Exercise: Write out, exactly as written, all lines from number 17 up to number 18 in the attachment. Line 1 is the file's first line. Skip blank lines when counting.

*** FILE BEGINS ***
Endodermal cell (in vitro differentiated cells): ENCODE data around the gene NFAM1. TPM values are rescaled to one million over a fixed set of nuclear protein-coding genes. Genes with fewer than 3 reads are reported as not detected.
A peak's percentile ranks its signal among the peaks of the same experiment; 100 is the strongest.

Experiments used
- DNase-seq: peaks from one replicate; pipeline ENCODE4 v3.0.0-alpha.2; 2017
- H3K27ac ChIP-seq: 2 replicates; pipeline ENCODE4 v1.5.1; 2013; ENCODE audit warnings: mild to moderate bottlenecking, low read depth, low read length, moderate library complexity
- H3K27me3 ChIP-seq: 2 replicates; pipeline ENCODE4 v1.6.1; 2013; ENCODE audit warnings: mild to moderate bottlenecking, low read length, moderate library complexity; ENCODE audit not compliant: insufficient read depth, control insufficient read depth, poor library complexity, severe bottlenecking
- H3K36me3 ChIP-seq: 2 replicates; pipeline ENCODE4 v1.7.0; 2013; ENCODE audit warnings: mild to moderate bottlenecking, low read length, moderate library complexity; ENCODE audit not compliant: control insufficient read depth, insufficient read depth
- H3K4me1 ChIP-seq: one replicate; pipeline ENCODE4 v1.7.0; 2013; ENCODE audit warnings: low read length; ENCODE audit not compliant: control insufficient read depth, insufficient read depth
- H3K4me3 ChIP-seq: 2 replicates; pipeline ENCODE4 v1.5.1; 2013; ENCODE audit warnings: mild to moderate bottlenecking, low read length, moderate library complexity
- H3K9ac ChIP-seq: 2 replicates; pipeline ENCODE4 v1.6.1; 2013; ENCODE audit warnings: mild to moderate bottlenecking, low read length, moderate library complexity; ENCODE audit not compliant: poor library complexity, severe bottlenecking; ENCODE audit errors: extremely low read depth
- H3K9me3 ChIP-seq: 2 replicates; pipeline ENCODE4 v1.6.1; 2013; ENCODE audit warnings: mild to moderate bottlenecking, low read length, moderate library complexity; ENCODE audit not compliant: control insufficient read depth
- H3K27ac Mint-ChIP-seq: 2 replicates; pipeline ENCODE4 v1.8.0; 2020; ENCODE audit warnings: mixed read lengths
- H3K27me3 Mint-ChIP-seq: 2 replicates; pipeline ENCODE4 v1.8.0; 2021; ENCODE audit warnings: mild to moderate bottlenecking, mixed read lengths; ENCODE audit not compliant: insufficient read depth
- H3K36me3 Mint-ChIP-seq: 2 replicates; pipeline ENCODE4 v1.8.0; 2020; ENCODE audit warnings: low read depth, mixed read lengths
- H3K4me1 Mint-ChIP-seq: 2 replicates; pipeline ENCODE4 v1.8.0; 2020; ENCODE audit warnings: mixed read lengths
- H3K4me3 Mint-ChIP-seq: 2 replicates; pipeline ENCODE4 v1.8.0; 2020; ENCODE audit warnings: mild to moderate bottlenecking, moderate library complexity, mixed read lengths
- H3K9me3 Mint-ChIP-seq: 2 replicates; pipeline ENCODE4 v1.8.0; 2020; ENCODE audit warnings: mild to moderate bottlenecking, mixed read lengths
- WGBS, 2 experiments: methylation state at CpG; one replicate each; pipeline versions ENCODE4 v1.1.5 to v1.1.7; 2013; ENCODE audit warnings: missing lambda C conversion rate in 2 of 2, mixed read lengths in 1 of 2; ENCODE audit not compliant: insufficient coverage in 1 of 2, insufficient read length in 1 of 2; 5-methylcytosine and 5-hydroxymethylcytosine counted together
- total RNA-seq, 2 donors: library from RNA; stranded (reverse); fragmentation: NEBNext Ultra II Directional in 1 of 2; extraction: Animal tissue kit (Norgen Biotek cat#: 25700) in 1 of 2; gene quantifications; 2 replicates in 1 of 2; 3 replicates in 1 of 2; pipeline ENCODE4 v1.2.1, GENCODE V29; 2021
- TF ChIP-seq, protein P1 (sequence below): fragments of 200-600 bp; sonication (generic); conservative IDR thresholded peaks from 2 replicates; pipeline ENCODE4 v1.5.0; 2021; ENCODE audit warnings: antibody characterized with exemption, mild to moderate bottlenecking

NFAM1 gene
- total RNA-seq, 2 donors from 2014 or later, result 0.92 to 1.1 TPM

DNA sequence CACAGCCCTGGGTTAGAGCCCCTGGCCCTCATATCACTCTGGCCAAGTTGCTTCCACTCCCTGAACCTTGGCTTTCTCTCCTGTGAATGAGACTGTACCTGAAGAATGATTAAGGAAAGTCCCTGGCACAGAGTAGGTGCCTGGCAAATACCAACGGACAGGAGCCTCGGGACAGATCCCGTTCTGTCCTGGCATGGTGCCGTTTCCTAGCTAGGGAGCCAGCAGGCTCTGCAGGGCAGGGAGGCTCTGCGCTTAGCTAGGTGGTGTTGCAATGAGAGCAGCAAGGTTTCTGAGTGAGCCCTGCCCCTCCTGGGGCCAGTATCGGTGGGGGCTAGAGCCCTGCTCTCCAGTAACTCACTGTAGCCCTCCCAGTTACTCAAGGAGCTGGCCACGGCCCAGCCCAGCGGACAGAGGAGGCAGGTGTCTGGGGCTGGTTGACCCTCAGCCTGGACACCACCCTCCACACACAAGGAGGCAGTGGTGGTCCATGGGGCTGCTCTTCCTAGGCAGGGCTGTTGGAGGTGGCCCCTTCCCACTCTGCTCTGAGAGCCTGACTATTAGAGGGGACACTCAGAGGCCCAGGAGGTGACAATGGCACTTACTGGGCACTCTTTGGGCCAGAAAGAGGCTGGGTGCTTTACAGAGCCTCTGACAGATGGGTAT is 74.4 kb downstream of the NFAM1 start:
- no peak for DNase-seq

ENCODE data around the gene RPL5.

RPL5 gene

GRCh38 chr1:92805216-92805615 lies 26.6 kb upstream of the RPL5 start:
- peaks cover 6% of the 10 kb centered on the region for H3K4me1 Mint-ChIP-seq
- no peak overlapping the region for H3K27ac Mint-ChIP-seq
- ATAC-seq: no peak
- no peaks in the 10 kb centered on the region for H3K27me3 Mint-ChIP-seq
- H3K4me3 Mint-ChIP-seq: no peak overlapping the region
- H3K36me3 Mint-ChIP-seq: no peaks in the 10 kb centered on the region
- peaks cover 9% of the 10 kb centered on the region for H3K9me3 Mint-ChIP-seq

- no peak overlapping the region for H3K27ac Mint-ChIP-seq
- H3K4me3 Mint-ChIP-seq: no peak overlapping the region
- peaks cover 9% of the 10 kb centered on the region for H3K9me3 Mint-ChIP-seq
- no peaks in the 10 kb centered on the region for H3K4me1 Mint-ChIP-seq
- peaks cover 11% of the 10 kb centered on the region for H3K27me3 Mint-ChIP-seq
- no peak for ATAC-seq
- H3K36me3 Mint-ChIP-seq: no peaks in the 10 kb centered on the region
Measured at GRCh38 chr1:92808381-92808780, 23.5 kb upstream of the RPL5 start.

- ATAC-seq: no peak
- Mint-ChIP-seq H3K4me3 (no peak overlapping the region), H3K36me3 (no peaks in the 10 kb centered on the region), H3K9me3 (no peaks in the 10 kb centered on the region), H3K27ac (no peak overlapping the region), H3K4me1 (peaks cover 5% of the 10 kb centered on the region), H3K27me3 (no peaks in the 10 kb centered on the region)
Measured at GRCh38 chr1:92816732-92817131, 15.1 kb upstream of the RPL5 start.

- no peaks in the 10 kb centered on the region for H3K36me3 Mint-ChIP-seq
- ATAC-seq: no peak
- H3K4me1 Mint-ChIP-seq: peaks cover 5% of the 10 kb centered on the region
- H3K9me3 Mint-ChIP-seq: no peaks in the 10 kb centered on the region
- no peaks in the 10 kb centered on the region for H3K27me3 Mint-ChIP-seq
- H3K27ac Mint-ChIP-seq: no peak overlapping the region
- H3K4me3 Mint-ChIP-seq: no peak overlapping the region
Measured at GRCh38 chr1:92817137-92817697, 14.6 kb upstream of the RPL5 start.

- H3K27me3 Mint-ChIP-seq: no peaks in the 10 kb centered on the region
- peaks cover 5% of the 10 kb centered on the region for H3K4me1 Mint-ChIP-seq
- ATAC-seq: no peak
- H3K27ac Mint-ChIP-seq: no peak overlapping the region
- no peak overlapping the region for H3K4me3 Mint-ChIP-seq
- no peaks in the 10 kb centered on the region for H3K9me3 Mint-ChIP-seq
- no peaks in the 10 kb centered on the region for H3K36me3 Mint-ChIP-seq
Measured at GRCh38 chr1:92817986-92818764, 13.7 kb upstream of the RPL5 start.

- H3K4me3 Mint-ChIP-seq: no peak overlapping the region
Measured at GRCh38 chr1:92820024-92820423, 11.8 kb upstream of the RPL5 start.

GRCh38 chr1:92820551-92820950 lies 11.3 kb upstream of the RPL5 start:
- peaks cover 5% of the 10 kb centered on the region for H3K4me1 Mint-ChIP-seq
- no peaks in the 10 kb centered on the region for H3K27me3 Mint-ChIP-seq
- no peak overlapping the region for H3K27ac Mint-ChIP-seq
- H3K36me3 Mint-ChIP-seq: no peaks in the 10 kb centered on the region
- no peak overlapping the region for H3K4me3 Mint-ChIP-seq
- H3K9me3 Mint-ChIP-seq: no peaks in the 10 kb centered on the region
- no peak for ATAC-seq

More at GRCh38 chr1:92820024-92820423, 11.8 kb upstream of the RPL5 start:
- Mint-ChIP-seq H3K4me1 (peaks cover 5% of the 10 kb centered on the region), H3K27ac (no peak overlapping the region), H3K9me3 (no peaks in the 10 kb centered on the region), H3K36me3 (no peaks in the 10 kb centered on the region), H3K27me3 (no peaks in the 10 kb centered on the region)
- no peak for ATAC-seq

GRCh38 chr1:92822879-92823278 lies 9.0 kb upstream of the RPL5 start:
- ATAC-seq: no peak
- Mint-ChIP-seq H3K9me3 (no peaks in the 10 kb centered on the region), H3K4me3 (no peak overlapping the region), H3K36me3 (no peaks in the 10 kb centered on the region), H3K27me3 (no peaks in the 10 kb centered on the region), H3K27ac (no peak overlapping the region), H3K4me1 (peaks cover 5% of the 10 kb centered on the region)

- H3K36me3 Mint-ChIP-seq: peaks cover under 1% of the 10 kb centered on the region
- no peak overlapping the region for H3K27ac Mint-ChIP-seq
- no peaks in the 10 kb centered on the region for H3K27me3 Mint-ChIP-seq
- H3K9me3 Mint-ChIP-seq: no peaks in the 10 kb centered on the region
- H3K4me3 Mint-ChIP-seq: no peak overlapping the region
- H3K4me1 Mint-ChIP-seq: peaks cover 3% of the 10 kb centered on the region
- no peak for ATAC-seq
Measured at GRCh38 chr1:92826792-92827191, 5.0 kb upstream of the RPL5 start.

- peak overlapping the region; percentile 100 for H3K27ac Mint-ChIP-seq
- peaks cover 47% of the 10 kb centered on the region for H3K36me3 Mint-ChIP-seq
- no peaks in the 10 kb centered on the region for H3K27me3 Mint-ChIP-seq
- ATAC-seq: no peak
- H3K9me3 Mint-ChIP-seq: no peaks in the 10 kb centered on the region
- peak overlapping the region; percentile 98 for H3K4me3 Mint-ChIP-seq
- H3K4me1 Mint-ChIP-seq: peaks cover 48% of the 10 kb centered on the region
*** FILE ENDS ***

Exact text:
- H3K9me3 Mint-ChIP-seq: 2 replicates; pipeline ENCODE4 v1.8.0; 2020; ENCODE audit warnings: mild to moderate bottlenecking, mixed read lengths
- WGBS, 2 experiments: methylation state at CpG; one replicate each; pipeline versions ENCODE4 v1.1.5 to v1.1.7; 2013; ENCODE audit warnings: missing lambda C conversion rate in 2 of 2, mixed read lengths in 1 of 2; ENCODE audit not compliant: insufficient coverage in 1 of 2, insufficient read length in 1 of 2; 5-methylcytosine and 5-hydroxymethylcytosine counted together